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Published on January 11, 2016

Is there a link between anti-depressants and autism? Is there a link between anti-depressants and autism?

One in five women will experience a major depressive disorder (MDD) during their lifetime with the onset of symptoms between the ages of 20 and 40, their main childbearing years.

Ongoing debates about whether women put their newborns at risk by taking antidepressants during their pregnancy continue to make news. A study published last week indicates that antidepressants, specifically SSRI’s, taken during the second and third trimester of pregnancy increased the risk of autism.

Professor Anick Berard and her team from the University of Montreal published their work in the Journal of the American Medical Association, Pediatrics. They reviewed the records of 145,456 single full-term births between 1998 and 2009. Of those children, 1054 were diagnosed with some form of autism spectrum disorder, which was 0.7% of all the children’s records they reviewed.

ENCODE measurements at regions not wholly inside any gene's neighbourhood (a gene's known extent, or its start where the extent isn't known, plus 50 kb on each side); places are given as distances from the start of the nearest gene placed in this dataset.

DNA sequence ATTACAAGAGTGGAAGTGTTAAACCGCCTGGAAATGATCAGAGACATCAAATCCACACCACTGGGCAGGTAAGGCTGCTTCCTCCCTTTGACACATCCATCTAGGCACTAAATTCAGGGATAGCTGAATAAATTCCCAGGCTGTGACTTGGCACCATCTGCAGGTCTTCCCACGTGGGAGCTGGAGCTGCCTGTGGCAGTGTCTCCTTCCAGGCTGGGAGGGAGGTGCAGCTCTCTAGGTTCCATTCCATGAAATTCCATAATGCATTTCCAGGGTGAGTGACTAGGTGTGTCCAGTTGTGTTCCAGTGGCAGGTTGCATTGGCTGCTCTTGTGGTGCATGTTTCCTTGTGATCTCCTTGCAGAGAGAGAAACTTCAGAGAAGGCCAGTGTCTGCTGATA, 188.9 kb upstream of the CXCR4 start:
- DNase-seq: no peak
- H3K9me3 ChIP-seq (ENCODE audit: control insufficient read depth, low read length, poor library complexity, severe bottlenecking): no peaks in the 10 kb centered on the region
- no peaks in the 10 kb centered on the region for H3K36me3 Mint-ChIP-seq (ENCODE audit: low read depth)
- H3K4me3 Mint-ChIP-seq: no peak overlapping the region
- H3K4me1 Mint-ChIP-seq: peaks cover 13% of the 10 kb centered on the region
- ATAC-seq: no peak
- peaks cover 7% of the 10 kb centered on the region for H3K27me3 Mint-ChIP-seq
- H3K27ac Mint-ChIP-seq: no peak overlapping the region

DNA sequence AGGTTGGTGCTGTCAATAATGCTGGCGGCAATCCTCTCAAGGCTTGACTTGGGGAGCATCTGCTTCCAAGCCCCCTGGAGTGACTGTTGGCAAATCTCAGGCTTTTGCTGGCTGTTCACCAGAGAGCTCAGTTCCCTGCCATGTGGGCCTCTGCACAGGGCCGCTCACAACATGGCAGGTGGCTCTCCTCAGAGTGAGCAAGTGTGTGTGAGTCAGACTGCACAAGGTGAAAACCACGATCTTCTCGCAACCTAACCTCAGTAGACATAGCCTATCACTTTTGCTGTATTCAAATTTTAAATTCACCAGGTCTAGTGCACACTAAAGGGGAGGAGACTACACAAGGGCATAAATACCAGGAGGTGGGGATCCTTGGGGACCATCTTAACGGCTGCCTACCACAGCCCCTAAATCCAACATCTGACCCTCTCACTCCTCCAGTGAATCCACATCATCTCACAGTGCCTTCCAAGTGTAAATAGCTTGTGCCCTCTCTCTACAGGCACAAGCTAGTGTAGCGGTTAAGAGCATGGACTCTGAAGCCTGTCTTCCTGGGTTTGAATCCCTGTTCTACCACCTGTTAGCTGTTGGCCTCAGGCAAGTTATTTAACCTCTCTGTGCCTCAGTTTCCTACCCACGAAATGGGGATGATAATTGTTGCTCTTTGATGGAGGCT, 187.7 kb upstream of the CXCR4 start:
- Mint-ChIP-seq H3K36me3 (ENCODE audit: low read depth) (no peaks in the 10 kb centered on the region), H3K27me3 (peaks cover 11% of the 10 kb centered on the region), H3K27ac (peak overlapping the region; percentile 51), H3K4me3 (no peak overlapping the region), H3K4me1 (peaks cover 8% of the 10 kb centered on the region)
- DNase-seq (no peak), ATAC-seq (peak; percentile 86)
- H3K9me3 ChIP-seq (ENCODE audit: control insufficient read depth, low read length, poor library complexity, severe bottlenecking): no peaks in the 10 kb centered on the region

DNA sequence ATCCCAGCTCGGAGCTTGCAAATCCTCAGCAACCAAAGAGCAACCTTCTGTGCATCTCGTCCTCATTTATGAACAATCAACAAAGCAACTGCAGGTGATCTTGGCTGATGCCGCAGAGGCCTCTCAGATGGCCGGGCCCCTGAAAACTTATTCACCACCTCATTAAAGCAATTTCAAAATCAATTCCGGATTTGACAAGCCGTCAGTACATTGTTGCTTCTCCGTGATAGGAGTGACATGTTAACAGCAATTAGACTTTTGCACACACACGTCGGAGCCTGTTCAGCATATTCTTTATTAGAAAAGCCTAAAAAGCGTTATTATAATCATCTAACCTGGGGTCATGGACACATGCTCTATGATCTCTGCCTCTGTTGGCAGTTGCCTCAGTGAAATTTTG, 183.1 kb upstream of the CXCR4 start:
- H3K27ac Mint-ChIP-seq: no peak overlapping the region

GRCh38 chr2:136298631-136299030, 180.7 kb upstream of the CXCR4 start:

“If you really read the study, there are two take-home messages,” said William Agel, MD an obstetrician at Cape Cod Hospital.

  • The study and the authors did not suggest any cause and effect between taking an SSRI and autism
  • They stated there is an association with taking an SSRI and having a child with autism

These are two completely different things and it requires further study, he added

“There is absolutely no reason for a woman who needs to take antidepressants during her pregnancy to stop her medication because of this study,” said Dr. Agel.

The three most common SSRIs are Prozac (fluoxetine), Zoloft (Sertraline) and Paxil (Paroxetine).

The National Birth Defects Prevention Study done in 2007 did not show an increased risk in birth defects overall but did indicate a small risk in three rare defects. The study concluded that SSRI’s are relatively safe for use during pregnancy.

The bigger concern is for women who have depression during pregnancy in that they can have poor delivery outcomes if not treated, said Dr. Agel.

Women with significant depression are at risk for not getting good prenatal care because they don’t see their provider, having pre-term deliveries, are at a higher risk for a cesarean section birth, and deliver low birth weight babies.